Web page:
Henry III’s Fine Rolls Blog Sunday 20 November to Saturday 26 November 1261

Henry spent all this week at the Tower of London. The chaos of the time,  with civil war so close, is again reflected in the collapse of fine rolls business.  Between dated entries on 15 and 26 November, only four writs were purchased to initiate or further common law legal actions.  Clearly it was thought dangerous to come to court to get the writs. In any case would the king’s courts be functioning to hear the cases?

Henry, however, could at last hope the clouds were lifting.  For some time now, negotiations, had been on going  at Kingston on Thames for a settlement of  the quarrel.  On  Monday, 21 November,  a provisional agreement was reached.  Under this ‘form of peace’, both sides   appointed three arbitrators who were to pronounce their award on the Provisions of Oxford by the following June.  If they disagreed, then the king’s brother, Richard of Cornwall and  the king of France, would be added to their number. For Henry this proposal must have seemed  like approaching victory. He was left in charge of central government, free  from the pernicious controls imposed on him in 1258.  Nor was there any likelihood of them ever being revived, given the presence of   Richard of Cornwall and the king of France amongst the potential arbitrators.  Nonetheless Henry paid a price. He agreed that each county could elect four candidates for the office of sheriff  from whom  he would choose one, very much the arrangement under the reforms of 1258-9.  This meant that the trusty  sheriffs, whom Henry had appointed in the summer of 1261,  would have to go out, and  Henry might  have to choose their successors  from the very men who had so violently  opposed them.   Henry had almost certainly been brought to this concession  by the demands of Richard de Clare, earl of Gloucester.  It was his weakening resistance, which made the settlement at Kingston possible.   With a large following of knights to appease, the  compromise over the sheriffdoms was his price. Henry must have felt it was worth paying. It certainly shows the force of local opinion in the crisis of 1261, which both sides had recognised in summoning  knights from the shires to their rival parliaments.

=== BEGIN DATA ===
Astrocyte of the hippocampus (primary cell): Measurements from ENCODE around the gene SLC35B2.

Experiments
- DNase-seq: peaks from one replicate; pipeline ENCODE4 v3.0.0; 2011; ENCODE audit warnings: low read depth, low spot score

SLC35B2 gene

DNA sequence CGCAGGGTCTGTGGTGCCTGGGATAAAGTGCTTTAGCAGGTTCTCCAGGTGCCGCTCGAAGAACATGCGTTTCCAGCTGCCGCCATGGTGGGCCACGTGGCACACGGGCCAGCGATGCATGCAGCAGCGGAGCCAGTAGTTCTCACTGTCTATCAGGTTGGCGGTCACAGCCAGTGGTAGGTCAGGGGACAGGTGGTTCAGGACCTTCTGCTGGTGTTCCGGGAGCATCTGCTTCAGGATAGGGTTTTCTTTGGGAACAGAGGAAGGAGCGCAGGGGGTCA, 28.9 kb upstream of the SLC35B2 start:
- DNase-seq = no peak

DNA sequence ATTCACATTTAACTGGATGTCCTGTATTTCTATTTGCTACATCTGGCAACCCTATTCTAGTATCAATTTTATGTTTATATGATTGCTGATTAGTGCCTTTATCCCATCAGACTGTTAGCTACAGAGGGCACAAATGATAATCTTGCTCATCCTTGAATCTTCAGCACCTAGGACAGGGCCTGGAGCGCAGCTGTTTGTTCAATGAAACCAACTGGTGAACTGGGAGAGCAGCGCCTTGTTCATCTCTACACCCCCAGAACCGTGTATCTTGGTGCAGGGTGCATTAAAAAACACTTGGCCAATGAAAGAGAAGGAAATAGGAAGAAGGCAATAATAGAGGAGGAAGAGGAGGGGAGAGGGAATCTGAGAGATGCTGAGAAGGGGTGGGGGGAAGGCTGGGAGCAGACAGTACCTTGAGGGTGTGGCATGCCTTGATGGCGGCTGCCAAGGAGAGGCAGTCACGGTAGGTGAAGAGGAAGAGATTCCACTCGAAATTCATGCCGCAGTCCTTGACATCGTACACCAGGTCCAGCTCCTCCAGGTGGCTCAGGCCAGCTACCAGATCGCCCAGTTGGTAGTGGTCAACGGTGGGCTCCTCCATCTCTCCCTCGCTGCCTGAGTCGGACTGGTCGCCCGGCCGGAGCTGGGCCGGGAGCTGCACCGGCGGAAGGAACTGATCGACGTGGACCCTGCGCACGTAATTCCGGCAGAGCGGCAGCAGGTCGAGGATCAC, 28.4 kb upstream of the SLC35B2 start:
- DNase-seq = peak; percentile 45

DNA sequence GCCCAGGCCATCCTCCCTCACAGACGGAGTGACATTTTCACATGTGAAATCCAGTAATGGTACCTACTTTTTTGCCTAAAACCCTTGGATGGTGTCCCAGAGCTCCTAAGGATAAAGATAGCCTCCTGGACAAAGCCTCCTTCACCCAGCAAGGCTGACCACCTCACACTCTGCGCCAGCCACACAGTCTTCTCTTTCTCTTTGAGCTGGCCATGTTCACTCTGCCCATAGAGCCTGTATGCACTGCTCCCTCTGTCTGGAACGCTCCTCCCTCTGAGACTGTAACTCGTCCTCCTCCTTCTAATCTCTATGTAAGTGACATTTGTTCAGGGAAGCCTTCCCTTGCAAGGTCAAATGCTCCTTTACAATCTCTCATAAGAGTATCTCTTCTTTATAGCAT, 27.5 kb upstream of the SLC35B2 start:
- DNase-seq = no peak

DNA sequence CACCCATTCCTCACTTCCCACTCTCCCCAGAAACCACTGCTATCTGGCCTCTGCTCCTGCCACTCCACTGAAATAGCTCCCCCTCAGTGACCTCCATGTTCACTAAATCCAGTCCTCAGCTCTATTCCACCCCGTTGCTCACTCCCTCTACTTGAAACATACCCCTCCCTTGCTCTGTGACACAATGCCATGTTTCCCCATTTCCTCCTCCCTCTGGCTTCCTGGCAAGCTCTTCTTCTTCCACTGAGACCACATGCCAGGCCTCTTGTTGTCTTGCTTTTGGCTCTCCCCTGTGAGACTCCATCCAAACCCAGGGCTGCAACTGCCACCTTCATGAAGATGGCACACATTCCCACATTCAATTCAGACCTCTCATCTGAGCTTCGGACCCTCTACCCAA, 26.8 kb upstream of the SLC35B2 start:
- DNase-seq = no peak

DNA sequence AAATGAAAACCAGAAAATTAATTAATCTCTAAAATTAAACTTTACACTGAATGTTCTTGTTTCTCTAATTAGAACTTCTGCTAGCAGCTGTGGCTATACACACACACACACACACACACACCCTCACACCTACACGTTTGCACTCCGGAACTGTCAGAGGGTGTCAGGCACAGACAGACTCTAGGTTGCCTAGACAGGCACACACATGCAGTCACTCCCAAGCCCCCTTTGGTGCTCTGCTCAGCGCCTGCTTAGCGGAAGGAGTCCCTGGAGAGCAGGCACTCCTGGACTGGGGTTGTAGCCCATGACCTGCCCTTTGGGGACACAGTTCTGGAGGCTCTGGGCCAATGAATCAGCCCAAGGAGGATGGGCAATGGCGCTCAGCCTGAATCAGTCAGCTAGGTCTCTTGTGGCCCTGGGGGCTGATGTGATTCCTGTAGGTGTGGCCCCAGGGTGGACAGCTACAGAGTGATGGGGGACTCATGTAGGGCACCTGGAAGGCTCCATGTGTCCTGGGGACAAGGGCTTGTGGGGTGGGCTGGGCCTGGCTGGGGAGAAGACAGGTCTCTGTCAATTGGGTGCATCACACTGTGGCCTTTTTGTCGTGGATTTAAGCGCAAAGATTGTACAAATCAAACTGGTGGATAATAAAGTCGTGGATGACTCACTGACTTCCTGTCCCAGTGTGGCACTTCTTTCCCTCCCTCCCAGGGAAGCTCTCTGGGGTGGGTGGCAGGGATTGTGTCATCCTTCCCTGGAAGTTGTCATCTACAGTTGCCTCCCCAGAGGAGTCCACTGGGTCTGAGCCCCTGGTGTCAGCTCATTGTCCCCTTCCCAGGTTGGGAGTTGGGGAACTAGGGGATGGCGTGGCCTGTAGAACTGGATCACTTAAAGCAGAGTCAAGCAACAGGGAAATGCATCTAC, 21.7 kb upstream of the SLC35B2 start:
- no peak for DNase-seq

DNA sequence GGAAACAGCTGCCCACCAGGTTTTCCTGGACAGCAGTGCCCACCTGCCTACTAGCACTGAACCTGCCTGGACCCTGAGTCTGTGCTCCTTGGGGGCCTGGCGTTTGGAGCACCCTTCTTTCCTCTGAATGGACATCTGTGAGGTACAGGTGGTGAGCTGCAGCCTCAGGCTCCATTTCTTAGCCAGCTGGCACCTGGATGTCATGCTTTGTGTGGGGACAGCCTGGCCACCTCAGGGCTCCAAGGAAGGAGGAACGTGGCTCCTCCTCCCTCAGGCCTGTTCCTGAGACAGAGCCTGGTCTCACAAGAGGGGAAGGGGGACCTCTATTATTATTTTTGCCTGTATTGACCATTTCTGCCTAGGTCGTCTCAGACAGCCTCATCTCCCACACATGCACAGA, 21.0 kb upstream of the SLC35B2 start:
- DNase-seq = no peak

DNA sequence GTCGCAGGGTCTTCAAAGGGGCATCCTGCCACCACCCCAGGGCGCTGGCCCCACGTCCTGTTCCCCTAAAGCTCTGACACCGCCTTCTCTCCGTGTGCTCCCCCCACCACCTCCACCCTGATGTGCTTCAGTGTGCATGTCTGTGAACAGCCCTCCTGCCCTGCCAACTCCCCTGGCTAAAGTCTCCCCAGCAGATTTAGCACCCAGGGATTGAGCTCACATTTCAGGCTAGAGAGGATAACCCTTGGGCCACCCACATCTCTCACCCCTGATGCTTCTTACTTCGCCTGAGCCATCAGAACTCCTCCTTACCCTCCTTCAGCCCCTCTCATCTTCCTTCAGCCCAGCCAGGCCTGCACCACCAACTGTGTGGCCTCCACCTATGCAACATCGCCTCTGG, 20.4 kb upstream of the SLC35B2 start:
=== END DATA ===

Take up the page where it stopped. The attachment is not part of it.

The peace of Kingston was simply a draft proposal, which had still to be ratified by the opposition leaders.   It had the support of Richard de Clare, otherwise it would never have come into being, but what of the other insurgent barons?  Roger Bigod, earl of Norfolk, despite being put down as one of the arbitrators,  refused his agreement. So did many others. Most vociferous and passionate of all in his rejection was Simon de Montfort, earl of Leicester.   Would the Kingston compromise stick?  Read the blogs of the next few weeks to find out.

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